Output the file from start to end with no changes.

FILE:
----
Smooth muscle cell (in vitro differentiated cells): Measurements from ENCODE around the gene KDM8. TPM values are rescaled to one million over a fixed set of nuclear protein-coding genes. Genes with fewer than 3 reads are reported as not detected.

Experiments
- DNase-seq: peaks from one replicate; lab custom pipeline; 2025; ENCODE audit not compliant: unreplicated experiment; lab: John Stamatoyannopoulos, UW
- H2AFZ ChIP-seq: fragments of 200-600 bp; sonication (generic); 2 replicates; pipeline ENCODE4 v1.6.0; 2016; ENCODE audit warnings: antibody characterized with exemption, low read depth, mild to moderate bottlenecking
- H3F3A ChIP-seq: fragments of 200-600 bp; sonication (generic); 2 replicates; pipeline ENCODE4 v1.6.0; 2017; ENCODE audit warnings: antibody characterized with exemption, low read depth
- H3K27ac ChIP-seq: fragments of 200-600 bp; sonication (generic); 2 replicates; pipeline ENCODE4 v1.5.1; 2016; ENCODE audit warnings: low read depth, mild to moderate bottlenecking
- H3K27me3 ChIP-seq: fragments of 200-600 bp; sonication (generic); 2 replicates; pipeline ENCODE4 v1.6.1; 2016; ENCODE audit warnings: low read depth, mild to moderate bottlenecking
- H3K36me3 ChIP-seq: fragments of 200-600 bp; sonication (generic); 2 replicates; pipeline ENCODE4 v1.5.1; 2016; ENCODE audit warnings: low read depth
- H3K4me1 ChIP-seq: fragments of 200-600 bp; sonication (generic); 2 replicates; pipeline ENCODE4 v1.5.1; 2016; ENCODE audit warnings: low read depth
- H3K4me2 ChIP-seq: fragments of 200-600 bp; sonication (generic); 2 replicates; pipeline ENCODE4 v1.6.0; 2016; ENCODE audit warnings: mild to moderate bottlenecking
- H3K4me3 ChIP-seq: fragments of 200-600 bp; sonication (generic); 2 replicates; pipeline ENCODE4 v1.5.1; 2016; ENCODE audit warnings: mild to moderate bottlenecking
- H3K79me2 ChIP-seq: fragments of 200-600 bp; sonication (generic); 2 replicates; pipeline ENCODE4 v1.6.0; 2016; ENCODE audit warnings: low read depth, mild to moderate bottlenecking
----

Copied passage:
Smooth muscle cell (in vitro differentiated cells): Measurements from ENCODE around the gene KDM8. TPM values are rescaled to one million over a fixed set of nuclear protein-coding genes. Genes with fewer than 3 reads are reported as not detected.

Experiments
- DNase-seq: peaks from one replicate; lab custom pipeline; 2025; ENCODE audit not compliant: unreplicated experiment; lab: John Stamatoyannopoulos, UW
- H2AFZ ChIP-seq: fragments of 200-600 bp; sonication (generic); 2 replicates; pipeline ENCODE4 v1.6.0; 2016; ENCODE audit warnings: antibody characterized with exemption, low read depth, mild to moderate bottlenecking
- H3F3A ChIP-seq: fragments of 200-600 bp; sonication (generic); 2 replicates; pipeline ENCODE4 v1.6.0; 2017; ENCODE audit warnings: antibody characterized with exemption, low read depth
- H3K27ac ChIP-seq: fragments of 200-600 bp; sonication (generic); 2 replicates; pipeline ENCODE4 v1.5.1; 2016; ENCODE audit warnings: low read depth, mild to moderate bottlenecking
- H3K27me3 ChIP-seq: fragments of 200-600 bp; sonication (generic); 2 replicates; pipeline ENCODE4 v1.6.1; 2016; ENCODE audit warnings: low read depth, mild to moderate bottlenecking
- H3K36me3 ChIP-seq: fragments of 200-600 bp; sonication (generic); 2 replicates; pipeline ENCODE4 v1.5.1; 2016; ENCODE audit warnings: low read depth
- H3K4me1 ChIP-seq: fragments of 200-600 bp; sonication (generic); 2 replicates; pipeline ENCODE4 v1.5.1; 2016; ENCODE audit warnings: low read depth
- H3K4me2 ChIP-seq: fragments of 200-600 bp; sonication (generic); 2 replicates; pipeline ENCODE4 v1.6.0; 2016; ENCODE audit warnings: mild to moderate bottlenecking
- H3K4me3 ChIP-seq: fragments of 200-600 bp; sonication (generic); 2 replicates; pipeline ENCODE4 v1.5.1; 2016; ENCODE audit warnings: mild to moderate bottlenecking
- H3K79me2 ChIP-seq: fragments of 200-600 bp; sonication (generic); 2 replicates; pipeline ENCODE4 v1.6.0; 2016; ENCODE audit warnings: low read depth, mild to moderate bottlenecking